“Technically, I am doing experimental system research. Besides basic skills like mathematical modeling and optimization, measurement and analysis, and software development, I often need to learn new techniques from different domains, depending on the problems I am trying to solve.”

Her background was in networking and cloud computing, but she started to learn computer vision in 2012 and then machine learning more recently, when she started to work on problems like mapping, localization and human activity recognition. She also learnt about human-centered design when she started to work on AR/VR and smart garment.

“I have been enjoying learning new techniques through practice. This makes my work a lot more joyful”, she says.

Multilingual family

Yu Xiao likes her job in Aalto and living in Finland. She lives with her family close to the sea in Lauttasaari, which is called The Island of Happy People. She has two children with her Finnish husband, a 7-year-old daughter and a 1.5-year-old son. Yu Xiao does not speak Finnish and her husband knows just a few words of Chinese, so their family language is English. Yu Xiao speaks only Chinese for the children, because that is a language, they cannot practice anywhere else.

Their daughter has just started school in a Finnish-German bilingual program. Before that she stayed in a Swedish-speaking daycare and pre-school for 6 years. She is already fluent in four languages and trying to learn the 5th one. The little boy still goes to kindergarten.

“Finland is very safe for family life. Children can go out safely and walk to school. In China parents are more worried about things, here life is more relaxed”, says Yu Xiao.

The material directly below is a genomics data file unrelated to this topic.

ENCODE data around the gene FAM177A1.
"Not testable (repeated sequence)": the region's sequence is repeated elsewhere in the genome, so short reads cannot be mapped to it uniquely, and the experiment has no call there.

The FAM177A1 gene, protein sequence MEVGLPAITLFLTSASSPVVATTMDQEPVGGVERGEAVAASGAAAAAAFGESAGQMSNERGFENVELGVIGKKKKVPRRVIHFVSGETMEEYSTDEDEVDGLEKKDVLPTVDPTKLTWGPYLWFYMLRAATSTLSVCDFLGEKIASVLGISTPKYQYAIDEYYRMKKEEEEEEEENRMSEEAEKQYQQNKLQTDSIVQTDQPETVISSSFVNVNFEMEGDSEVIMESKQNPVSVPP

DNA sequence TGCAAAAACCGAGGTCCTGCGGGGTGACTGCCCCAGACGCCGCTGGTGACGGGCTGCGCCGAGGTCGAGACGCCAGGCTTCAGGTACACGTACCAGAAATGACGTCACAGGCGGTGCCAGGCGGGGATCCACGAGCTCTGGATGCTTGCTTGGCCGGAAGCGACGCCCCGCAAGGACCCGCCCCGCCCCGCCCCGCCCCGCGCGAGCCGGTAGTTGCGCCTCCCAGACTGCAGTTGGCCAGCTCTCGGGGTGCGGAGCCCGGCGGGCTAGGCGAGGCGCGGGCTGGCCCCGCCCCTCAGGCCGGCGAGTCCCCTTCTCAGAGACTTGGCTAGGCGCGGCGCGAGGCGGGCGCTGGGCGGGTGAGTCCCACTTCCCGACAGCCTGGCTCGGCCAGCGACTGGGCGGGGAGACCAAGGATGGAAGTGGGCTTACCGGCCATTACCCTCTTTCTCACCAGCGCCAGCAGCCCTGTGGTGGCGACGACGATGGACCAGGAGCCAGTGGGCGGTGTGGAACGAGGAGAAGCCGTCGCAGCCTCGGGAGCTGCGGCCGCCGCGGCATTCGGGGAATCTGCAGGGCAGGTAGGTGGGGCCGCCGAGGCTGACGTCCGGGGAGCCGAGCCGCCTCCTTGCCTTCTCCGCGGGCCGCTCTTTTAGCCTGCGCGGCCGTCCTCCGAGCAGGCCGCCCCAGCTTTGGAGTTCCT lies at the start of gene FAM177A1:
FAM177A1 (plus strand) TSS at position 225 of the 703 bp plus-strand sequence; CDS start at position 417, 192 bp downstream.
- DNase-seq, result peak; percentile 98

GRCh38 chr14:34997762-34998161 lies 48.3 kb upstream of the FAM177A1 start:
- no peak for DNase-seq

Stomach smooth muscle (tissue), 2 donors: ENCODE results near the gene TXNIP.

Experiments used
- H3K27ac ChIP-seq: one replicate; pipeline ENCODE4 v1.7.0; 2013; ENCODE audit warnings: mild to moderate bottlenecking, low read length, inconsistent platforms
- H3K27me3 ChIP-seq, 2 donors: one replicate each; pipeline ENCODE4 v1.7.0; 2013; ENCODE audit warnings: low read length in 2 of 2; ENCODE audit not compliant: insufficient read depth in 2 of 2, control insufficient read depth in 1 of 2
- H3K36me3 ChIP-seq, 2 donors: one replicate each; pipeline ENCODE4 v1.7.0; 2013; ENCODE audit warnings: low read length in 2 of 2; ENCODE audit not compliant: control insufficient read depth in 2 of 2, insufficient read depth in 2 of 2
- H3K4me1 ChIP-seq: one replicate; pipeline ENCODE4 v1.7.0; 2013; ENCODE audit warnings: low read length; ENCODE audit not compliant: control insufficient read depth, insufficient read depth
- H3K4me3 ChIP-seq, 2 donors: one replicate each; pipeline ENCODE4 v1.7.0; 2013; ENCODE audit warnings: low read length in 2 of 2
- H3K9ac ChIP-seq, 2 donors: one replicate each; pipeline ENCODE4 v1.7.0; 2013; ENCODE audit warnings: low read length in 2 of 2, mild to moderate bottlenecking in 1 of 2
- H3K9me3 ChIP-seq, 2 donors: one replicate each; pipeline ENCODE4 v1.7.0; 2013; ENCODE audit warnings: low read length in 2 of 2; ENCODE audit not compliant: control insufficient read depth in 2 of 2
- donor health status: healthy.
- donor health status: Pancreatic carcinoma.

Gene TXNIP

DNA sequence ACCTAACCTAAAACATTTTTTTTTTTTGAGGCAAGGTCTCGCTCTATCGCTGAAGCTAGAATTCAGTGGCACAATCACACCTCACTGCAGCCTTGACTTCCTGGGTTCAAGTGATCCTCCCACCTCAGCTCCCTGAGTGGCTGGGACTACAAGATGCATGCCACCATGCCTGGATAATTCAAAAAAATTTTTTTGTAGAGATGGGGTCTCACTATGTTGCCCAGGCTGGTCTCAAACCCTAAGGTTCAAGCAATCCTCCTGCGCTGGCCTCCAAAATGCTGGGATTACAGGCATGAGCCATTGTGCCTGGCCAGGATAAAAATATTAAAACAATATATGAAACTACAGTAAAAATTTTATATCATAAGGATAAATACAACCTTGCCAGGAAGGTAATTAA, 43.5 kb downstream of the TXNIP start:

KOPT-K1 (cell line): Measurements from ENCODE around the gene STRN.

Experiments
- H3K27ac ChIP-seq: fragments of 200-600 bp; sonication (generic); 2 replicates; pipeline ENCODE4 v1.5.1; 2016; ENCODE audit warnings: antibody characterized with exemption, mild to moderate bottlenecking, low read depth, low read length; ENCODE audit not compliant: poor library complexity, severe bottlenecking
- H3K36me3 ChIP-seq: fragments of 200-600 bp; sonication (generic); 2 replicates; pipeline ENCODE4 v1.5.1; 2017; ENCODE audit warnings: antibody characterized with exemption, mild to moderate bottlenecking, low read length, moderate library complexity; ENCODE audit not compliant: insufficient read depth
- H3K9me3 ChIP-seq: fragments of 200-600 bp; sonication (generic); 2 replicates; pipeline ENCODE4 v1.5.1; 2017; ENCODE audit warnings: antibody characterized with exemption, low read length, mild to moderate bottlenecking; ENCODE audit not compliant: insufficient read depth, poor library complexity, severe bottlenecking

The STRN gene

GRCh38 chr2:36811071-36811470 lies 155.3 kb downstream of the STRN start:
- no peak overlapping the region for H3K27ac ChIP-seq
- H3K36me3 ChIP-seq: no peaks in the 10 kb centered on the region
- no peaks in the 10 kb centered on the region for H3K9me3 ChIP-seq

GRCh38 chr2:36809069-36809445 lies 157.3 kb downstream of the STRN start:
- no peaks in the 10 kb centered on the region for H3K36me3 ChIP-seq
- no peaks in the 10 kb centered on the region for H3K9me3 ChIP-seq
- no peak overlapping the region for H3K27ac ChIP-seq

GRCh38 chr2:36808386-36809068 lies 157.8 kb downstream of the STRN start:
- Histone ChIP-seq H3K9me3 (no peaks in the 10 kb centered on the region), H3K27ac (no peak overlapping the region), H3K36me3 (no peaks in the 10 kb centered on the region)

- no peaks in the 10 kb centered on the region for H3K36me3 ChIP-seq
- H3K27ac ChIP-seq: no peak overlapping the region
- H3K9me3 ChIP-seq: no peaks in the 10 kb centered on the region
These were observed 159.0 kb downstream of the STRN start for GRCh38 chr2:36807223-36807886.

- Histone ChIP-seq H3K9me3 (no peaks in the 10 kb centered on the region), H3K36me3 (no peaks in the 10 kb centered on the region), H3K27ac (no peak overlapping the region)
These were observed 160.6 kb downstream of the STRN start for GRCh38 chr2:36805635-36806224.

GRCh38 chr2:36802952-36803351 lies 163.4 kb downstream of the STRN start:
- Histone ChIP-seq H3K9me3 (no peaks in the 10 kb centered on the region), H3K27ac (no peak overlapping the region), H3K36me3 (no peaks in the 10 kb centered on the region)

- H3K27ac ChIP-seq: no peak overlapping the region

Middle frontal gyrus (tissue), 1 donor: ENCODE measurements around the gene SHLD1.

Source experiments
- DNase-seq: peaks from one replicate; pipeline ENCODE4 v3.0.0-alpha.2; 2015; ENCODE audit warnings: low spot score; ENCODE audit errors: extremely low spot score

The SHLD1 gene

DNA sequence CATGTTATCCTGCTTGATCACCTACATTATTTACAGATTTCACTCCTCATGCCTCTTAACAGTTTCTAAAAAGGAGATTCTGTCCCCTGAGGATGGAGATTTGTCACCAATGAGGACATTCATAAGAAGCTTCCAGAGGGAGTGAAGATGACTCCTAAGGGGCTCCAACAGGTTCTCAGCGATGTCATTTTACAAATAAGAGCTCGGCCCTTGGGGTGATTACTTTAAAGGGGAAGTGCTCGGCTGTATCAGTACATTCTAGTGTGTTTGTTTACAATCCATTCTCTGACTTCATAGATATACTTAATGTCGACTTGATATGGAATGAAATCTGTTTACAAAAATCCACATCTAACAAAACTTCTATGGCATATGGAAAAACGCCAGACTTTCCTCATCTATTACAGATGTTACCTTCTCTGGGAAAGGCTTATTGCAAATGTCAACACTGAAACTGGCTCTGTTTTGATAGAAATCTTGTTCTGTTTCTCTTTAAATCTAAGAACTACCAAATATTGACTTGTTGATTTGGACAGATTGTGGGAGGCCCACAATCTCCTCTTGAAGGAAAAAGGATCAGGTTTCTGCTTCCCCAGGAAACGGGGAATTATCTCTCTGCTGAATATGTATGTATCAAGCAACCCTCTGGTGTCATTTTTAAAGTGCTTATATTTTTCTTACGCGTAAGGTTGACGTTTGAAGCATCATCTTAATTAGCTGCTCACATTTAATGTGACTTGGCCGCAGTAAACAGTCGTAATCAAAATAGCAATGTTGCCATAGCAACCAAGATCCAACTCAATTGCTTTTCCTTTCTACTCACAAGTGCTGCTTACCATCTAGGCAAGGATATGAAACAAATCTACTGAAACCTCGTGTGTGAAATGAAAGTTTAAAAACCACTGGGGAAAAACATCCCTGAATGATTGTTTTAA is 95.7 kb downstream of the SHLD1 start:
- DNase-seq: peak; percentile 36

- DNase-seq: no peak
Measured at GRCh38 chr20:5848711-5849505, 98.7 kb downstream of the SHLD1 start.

“Foreign students and researchers often ask me how it is to work as a woman in a high position in a Finnish University. I tell them about the Finnish day care system and maternity leaves, which are much better than in most other countries. I know many mothers in Finland take at least one year long maternity and parental leaves. As a researcher I do not want to leave my job for too long time, since the field is developing so fast. With each child I still managed to take a maternity leave of 7 months”, Yu Xiao says.

“They also ask about how the Finnish school system is, and will their children be fine in the school. I always tell them to follow my path. As a female professor I also think that the students talk with me more than with my male colleagues. We also discuss other things than research and that is useful also for the theme. Female students and researchers often have good points for the everyday situations they have experienced themselves.”